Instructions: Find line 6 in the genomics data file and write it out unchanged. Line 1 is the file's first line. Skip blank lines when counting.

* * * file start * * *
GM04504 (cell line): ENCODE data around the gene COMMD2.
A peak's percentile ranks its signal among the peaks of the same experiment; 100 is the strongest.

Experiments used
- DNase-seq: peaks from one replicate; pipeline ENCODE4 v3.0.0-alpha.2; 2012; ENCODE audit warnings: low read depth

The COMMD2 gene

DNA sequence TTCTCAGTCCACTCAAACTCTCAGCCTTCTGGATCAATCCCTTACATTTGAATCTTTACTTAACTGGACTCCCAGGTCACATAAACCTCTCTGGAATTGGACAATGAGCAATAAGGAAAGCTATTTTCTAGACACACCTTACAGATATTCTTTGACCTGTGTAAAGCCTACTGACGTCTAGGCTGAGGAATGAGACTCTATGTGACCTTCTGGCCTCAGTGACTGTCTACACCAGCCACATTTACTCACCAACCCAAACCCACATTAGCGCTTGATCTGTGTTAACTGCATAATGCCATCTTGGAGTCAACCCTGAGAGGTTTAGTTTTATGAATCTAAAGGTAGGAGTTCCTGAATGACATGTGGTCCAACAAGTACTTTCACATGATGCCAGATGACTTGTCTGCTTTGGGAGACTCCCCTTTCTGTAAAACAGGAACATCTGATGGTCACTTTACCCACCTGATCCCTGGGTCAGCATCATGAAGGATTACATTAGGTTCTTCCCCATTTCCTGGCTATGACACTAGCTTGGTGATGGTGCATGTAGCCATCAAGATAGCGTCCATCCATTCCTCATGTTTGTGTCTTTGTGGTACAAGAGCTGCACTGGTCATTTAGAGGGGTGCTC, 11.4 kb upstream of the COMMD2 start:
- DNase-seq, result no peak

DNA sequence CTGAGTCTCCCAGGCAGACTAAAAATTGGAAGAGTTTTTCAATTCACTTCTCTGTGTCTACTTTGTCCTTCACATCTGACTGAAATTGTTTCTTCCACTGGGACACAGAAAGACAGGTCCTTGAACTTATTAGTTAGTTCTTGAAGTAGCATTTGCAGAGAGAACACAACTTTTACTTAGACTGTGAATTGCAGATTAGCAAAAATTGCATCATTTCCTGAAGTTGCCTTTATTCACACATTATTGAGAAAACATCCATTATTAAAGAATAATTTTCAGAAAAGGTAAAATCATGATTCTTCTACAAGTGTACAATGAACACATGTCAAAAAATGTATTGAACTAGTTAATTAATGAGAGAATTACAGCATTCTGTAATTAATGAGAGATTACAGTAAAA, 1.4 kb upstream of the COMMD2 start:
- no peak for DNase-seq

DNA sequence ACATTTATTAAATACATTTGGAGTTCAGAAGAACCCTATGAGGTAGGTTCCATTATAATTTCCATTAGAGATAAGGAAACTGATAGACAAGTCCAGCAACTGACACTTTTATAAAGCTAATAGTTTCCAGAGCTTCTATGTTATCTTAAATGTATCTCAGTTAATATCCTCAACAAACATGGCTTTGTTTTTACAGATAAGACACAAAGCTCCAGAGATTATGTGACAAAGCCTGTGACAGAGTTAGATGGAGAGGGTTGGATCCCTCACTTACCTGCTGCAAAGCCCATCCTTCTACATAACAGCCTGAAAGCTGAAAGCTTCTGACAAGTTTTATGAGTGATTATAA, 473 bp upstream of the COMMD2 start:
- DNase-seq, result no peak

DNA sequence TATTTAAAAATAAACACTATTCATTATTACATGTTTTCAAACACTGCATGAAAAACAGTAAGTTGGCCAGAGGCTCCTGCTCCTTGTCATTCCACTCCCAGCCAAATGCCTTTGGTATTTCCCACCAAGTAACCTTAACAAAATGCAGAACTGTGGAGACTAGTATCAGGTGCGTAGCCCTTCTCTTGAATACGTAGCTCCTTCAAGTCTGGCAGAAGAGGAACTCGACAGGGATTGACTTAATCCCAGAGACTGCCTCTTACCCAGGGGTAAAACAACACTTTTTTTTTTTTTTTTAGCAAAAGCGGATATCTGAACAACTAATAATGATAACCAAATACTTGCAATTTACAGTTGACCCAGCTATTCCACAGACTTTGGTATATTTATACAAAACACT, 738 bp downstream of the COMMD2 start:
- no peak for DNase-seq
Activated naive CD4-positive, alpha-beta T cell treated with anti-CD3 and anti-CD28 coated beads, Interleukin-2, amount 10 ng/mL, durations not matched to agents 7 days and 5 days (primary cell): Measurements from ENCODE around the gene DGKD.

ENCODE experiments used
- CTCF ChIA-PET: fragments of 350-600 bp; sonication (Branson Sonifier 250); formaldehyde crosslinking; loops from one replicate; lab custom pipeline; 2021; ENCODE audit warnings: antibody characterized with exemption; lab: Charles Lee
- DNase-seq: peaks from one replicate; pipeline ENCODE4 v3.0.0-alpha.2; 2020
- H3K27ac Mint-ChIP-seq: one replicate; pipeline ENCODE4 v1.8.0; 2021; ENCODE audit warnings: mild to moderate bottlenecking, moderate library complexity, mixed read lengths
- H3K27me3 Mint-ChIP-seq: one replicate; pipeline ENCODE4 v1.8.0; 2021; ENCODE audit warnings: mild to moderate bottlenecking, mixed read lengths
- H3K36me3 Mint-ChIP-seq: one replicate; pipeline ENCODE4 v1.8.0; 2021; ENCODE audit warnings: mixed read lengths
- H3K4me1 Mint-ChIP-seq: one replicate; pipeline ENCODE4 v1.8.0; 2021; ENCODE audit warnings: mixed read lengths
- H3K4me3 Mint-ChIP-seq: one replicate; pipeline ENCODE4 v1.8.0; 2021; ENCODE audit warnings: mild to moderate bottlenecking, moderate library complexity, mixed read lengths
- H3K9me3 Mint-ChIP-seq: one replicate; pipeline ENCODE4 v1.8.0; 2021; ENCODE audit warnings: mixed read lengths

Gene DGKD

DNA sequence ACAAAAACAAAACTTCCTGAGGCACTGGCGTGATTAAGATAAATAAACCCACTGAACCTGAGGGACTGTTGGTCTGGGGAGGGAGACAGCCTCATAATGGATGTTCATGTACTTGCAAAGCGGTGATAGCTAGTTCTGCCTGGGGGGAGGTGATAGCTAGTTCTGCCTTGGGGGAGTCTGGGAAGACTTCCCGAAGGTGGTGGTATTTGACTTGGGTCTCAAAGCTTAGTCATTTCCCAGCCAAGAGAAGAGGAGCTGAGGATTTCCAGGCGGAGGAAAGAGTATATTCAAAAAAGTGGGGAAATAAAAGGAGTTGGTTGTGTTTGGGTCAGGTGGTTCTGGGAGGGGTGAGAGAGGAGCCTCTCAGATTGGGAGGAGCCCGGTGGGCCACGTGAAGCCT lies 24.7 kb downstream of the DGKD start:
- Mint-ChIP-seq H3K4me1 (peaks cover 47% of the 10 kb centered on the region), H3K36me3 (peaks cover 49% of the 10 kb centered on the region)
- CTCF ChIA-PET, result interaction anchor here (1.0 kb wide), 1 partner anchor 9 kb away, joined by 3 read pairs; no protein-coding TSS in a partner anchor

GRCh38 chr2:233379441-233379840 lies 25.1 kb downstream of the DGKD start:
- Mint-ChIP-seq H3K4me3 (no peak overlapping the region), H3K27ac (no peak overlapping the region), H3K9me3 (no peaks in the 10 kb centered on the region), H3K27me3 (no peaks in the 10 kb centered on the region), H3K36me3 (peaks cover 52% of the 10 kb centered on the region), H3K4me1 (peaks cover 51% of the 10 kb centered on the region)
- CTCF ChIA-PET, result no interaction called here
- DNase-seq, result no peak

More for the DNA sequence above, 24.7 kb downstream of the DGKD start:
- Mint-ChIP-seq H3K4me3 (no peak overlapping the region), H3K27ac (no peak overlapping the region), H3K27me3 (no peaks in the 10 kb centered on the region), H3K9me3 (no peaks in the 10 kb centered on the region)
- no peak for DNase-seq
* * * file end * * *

DNA sequence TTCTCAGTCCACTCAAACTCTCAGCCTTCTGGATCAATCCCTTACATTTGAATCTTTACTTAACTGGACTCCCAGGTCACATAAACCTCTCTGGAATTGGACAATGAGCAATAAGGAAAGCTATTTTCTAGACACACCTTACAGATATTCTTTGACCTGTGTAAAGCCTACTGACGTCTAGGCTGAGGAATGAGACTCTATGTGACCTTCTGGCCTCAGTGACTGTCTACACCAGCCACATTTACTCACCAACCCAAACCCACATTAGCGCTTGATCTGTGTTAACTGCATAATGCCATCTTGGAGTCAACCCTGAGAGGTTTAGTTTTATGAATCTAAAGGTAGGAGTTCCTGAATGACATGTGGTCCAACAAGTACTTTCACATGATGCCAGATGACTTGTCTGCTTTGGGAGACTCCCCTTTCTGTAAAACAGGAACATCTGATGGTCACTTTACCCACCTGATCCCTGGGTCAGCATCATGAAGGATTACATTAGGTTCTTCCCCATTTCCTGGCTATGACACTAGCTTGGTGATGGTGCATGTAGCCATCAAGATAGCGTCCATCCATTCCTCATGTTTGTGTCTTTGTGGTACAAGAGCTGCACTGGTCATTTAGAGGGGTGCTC, 11.4 kb upstream of the COMMD2 start: